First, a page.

Graves , a S. W. county of Kentucky, bordering on Tennessee, and drained by Mayfield creek and Obion river; area, 515 sq. m.; pop. in 1870, 19,398, of whom 2,329 were colored. It is traversed by the Paducah and Memphis railroad. The surface is level and the soil generally productive. The chief productions in 1870 were 96,453 bushels of wheat, 842,445 of Indian corn, 24,424 of oats, 14,952 of Irish and 24,259 of sweet potatoes, 158,380 lbs. of butter, 4,774,195 of tobacco, and 187 bales of cotton. There were 3,935 horses, 2,311 mules and asses, 3,681 milch cows, 4,404 other cattle, 13,870 sheep, and 31,570 swine; 1 woollen factory, and 2 wool-carding and cloth-dressing establishments. Capital, Mayfield.
Grave Creek ,.See Moundsville.
Gravelines , (Flem. Gravelinghe; Ger. Gra-velingen), a fortified seaport town of France, in the department of Le Nord, near the mouth of the Aa, 10 m. W. S. W. of Dunkirk; pop. in 1866, 6,510. It contains a handsome market place, a church built in the 16th century, and a modern town hall, and has an extensive coasting trade and active fisheries. Cheese, butter, and eggs are exported; sail cloth and linens are manufactured, and there is some ship building. The town was founded in 1160 by Count Thierry of Alsace and Flanders. A famous victory was achieved here by the Spaniards under Egmont over the French under the marshal de Thermes, July 13, 1558. It was annexed to France by the treaty of the Pyrenees (1659). Louis XIV. had new fortifications constructed, designed by Vauban.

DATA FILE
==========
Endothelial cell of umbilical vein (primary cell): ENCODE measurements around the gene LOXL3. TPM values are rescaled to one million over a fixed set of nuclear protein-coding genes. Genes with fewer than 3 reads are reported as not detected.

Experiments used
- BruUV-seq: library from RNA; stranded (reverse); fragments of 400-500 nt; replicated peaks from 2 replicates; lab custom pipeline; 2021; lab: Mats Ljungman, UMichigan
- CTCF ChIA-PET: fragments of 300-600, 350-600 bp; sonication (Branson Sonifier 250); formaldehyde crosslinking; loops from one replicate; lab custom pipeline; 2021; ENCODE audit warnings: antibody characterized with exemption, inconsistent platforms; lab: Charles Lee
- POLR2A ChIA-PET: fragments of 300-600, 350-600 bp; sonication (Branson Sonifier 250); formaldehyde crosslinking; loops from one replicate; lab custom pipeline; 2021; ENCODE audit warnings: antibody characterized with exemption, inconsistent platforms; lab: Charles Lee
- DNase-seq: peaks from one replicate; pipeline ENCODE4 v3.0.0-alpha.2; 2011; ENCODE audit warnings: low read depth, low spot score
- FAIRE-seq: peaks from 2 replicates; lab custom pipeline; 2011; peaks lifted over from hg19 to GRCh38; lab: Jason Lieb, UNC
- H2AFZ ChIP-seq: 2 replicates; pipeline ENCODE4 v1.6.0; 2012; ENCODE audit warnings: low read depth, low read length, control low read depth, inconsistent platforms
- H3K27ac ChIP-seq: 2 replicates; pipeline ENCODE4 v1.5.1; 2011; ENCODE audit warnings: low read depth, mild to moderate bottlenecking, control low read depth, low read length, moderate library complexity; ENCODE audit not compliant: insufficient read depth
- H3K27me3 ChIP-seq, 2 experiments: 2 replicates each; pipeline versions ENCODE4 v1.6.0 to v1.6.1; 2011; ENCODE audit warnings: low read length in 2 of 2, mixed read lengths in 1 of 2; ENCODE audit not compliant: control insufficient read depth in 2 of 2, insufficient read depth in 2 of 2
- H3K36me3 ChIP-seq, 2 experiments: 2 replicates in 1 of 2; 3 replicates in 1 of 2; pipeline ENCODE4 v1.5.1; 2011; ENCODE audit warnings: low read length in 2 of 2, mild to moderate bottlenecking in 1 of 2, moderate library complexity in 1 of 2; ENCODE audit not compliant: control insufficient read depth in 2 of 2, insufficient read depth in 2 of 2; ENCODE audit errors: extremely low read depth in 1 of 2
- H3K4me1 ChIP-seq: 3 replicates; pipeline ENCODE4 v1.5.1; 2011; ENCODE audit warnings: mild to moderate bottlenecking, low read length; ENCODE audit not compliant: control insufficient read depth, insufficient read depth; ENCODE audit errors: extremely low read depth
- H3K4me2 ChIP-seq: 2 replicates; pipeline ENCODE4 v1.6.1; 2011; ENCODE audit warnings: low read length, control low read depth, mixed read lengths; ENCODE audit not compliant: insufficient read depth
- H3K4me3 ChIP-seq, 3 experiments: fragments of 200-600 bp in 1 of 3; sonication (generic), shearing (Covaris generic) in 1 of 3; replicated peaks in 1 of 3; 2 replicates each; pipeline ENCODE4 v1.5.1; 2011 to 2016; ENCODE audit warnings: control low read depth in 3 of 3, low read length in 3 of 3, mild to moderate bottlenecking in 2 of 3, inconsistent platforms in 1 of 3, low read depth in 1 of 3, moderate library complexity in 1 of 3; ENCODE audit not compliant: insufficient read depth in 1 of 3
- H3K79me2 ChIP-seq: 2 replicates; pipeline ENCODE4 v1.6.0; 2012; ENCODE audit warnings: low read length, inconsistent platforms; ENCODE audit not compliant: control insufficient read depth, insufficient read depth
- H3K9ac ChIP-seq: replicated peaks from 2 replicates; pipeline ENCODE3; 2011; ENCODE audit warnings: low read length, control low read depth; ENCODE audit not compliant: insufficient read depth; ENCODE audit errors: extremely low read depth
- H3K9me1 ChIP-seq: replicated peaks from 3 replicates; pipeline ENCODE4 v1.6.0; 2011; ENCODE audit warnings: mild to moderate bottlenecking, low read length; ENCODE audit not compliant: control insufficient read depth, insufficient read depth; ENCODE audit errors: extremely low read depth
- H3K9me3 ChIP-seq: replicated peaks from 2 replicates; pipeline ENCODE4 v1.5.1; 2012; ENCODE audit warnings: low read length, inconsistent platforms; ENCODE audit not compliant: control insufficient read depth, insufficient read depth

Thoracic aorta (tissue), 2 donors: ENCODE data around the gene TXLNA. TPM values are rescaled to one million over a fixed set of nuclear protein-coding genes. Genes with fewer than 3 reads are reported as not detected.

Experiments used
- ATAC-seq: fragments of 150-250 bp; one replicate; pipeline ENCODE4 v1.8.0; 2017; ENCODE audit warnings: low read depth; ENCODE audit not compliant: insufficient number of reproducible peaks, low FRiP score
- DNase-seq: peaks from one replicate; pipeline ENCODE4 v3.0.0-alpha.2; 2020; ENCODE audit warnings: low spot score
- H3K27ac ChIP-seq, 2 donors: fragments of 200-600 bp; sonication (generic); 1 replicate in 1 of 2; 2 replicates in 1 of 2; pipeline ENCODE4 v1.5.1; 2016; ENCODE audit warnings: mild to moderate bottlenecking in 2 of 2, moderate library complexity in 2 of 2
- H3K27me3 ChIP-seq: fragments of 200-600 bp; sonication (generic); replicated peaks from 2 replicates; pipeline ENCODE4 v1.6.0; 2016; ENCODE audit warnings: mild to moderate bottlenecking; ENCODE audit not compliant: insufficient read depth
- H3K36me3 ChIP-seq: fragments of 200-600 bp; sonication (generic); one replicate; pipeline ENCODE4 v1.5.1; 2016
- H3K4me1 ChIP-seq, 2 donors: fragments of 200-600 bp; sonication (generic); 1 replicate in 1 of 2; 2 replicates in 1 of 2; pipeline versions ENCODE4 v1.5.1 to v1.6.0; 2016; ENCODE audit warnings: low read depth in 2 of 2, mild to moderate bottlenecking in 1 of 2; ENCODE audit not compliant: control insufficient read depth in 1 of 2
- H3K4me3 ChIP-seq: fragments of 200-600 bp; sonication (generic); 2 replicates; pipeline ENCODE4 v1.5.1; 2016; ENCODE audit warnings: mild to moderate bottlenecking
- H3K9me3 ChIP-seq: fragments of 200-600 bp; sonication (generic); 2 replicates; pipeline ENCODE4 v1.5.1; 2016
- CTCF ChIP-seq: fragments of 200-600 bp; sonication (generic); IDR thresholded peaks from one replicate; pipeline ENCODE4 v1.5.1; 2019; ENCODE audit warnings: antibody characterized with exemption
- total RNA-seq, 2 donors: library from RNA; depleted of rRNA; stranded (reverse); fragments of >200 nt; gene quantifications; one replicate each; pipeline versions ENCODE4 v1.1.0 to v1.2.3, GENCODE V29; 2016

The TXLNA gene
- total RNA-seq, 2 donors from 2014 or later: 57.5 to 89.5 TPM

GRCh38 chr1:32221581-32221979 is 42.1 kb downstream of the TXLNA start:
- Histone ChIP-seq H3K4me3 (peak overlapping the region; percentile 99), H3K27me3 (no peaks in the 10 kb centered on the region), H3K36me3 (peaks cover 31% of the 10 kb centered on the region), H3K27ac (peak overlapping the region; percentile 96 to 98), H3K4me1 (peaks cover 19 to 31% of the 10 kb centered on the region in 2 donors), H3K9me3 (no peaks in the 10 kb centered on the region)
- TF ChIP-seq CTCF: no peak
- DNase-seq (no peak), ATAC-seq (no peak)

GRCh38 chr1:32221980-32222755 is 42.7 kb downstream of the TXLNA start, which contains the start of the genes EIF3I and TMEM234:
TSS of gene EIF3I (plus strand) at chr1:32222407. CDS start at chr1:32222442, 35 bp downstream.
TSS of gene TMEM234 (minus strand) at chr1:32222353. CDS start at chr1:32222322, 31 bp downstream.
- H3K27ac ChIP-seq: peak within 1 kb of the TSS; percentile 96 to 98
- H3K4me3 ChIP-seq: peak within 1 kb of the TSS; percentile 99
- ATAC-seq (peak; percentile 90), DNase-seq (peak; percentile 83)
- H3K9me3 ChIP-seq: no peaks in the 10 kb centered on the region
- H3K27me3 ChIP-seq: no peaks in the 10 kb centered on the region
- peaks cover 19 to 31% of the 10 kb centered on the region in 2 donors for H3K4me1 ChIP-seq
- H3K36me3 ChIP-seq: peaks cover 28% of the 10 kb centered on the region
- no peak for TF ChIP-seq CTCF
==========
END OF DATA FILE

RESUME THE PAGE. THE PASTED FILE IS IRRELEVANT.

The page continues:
Gravelotte , a village of Germany, in Alsace-Lorraine, on the Moselle, 8 m. W. of Metz; pop. 700. Here on Aug. 18, 1870, the first and second German armies, commanded by Gen. Steinmetz and Prince Frederick Charles under King William in person, obtained a great victory over the French under Marshal Bazaine. The battle of Gravelotte decided the fate of Metz. It was probably the bloodiest and the most hotly contested of the war, the loss of the Germans being about 20,000 in killed and wounded, and that of the French, who occupied superior positions and acted on the defensive, about 13,000.
Gravesend , a municipal borough, town, and river port of Kent, England, on the right bank of the Thames, 21 m. E. by S. of London; pop. in 1871, 21,183. The principal public edifices are the town hall, parochial church (where Pocahontas is buried), literary institution, and theatre. Ship building is carried on to a considerable extent, but the chief trade arises from supplying outward-bound ships with stores and clothing. Gravesend is the limit of the port of London; inward-bound vessels stop hero for examination by the customs officers.
Gravina , a town of S. Italy, in the province and 36 m. S. W. of the city of Bari, on a river of the same name, an affluent of the Bradano; pop. about 14,000. it is the seat of a bishop, and has five churches and a gymnasium. It was unsuccessfully besieged by the Saracens in 975.